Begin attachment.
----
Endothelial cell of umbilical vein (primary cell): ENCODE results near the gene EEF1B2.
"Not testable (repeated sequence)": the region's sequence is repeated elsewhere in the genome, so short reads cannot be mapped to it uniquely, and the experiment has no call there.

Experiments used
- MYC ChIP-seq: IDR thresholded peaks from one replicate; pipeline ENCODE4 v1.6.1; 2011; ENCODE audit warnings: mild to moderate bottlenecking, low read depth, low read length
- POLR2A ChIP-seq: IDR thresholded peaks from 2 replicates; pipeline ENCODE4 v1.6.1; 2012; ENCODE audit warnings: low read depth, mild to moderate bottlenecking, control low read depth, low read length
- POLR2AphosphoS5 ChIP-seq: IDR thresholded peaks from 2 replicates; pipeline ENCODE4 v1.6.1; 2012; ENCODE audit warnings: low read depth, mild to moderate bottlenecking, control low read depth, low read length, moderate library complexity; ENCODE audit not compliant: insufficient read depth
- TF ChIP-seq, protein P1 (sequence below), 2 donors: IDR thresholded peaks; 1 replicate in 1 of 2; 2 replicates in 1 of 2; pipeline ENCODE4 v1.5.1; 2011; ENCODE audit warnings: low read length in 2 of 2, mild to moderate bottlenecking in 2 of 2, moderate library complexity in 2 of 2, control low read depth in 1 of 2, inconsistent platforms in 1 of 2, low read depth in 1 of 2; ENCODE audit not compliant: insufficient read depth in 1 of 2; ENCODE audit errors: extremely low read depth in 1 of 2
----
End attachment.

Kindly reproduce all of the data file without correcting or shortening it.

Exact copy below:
Endothelial cell of umbilical vein (primary cell): ENCODE results near the gene EEF1B2.
"Not testable (repeated sequence)": the region's sequence is repeated elsewhere in the genome, so short reads cannot be mapped to it uniquely, and the experiment has no call there.

Experiments used
- MYC ChIP-seq: IDR thresholded peaks from one replicate; pipeline ENCODE4 v1.6.1; 2011; ENCODE audit warnings: mild to moderate bottlenecking, low read depth, low read length
- POLR2A ChIP-seq: IDR thresholded peaks from 2 replicates; pipeline ENCODE4 v1.6.1; 2012; ENCODE audit warnings: low read depth, mild to moderate bottlenecking, control low read depth, low read length
- POLR2AphosphoS5 ChIP-seq: IDR thresholded peaks from 2 replicates; pipeline ENCODE4 v1.6.1; 2012; ENCODE audit warnings: low read depth, mild to moderate bottlenecking, control low read depth, low read length, moderate library complexity; ENCODE audit not compliant: insufficient read depth
- TF ChIP-seq, protein P1 (sequence below), 2 donors: IDR thresholded peaks; 1 replicate in 1 of 2; 2 replicates in 1 of 2; pipeline ENCODE4 v1.5.1; 2011; ENCODE audit warnings: low read length in 2 of 2, mild to moderate bottlenecking in 2 of 2, moderate library complexity in 2 of 2, control low read depth in 1 of 2, inconsistent platforms in 1 of 2, low read depth in 1 of 2; ENCODE audit not compliant: insufficient read depth in 1 of 2; ENCODE audit errors: extremely low read depth in 1 of 2